KARACHI: Growing up we always heard that at least people don't sleep hungry in Pakistan, remarked Collective for Social Science founding member Haris Gazdar. "Well, it's a lie."
A recent national nutrition survey reveals that about one-third households in Pakistan have experienced hunger, he said, adding that this is also reiterated by the proportion of people living below the average caloric level.
"On average, 50% of people in the country are hungrier than they ought to be." However, the discussion around hunger is monopolised by classes that are not hungry, he added.
Gazdar was speaking at an event, 'Does Climate Change Worsen Hunger?' held at Habib University on Friday evening. The discussion pivoted around the need to include food security as a valid concern in the climate change debate.
"Many countries suffer from malnutrition, hunger, lack of food security and climate change but we never look at the issues together," said United Nations special rapporteur on right to food since June 2014 Dr Hilal Elver. Even during climate change negotiations, the issue of food security is never raised, she added.
One of the reasons why we fail to solve these issues is because we separate them and not look at them together, she said. "For instance, crops such as corn and maize are dedicated for the production of bio-fuel, which seeks to reduce the amount of carbon dioxide in the air. This solution to climate change adversely affects food security as about 40% of corn in the United States is used to produce bio-fuel," she pointed out.
Speaking about the importance of food security, she said that about 95% of hungry people are living in developing countries but malnutrition is present in every country.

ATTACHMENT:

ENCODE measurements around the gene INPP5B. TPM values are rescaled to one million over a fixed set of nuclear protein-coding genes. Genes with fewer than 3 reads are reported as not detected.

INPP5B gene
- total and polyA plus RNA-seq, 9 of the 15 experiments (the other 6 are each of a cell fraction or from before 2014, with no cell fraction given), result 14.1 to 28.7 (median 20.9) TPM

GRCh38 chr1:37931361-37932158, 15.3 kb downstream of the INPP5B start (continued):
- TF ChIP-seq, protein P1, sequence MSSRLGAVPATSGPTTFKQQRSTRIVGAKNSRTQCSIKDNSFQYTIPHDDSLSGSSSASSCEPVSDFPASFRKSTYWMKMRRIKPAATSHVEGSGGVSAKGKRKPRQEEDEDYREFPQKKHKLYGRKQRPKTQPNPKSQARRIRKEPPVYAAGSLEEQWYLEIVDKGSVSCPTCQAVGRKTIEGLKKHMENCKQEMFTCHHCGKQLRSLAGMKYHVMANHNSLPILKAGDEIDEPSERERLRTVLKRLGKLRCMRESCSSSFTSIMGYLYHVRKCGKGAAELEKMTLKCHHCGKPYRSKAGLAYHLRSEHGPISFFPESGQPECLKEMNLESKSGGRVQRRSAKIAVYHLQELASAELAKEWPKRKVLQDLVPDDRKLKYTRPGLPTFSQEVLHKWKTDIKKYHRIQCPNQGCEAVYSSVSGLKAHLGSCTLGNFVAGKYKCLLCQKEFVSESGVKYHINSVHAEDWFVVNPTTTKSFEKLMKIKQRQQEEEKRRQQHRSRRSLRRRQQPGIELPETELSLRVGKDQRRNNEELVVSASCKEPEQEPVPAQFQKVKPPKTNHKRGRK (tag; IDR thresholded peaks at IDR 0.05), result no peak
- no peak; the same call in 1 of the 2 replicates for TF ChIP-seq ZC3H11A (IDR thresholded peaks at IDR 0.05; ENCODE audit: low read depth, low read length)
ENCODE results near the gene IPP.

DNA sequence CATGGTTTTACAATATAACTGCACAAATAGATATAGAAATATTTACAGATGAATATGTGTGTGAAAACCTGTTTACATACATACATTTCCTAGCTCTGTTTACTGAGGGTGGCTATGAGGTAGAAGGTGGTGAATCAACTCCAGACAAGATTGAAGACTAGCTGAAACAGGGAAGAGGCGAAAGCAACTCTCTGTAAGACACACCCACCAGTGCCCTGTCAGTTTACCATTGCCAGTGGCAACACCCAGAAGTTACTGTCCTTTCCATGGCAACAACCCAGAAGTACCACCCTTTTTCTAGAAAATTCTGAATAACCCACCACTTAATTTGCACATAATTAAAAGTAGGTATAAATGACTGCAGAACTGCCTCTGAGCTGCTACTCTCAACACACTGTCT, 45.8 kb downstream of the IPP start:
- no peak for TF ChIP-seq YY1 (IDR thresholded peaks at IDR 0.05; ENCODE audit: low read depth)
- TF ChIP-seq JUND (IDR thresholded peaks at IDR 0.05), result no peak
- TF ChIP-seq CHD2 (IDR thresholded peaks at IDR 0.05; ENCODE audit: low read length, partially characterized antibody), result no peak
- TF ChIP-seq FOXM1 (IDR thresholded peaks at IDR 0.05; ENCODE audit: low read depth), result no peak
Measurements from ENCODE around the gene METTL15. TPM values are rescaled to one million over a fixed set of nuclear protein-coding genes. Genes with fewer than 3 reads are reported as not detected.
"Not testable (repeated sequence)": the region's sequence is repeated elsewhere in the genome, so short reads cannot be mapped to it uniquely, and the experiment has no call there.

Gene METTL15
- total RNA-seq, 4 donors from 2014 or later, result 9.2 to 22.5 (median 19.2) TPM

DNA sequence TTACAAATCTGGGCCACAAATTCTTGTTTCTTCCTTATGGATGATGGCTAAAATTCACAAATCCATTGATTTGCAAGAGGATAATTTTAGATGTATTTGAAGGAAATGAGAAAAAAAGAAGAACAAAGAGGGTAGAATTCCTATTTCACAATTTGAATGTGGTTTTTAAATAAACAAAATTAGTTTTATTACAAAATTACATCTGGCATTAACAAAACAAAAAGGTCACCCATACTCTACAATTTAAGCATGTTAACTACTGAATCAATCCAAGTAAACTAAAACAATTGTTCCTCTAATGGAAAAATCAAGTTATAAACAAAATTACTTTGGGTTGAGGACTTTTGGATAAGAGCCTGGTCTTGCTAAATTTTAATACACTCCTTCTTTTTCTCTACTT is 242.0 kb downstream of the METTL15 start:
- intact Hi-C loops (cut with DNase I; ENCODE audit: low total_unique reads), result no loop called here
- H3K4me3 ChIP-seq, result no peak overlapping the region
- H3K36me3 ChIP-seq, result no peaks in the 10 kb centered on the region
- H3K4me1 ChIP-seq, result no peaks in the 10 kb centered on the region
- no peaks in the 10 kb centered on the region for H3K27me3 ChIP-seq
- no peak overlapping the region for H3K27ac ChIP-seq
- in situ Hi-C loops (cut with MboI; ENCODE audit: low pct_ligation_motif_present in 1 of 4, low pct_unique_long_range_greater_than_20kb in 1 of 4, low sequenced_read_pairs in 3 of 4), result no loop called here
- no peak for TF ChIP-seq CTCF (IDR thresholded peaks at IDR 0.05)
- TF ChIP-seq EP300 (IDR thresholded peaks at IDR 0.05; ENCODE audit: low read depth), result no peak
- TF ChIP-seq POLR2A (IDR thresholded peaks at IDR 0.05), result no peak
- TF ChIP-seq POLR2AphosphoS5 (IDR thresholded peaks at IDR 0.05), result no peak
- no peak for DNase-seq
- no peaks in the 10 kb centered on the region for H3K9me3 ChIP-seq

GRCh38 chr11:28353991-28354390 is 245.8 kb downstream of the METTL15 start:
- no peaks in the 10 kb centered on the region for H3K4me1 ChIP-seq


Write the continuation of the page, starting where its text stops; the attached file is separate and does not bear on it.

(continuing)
Quality not just quantity
People often say is you are hungry you shouldn't question the quality of food you are fed, remarked Dr Elver. However, that is the one question that must be asked, she stressed.
Climate change affects agricultural activities not just in terms of quantity such as low yield but it leads to high concentration of carbon dioxide which affects the quality of food, pointed out Dr Elver.
Even 'climate smart agriculture' basically benefits corporations as it focuses on increasing production-based activities, she said, adding that the logic is that if people are hungry the more food must be produced. "However, we produce more than enough."
Reiterating the point raised by Dr Elver, international law professor at Princeton University, Dr Richard Anderson Falk, said "There is incentive for powerful sectors of private economy to not acknowledge the issue." He added that for instance, the fossil fuel industry has confused the discourse by pretending there isn't a real problem. "However, when you defer problems to the future, you aggravate the nature of the challenge making it more expensive and difficult."
Published in The Express Tribune, August 28th, 2016.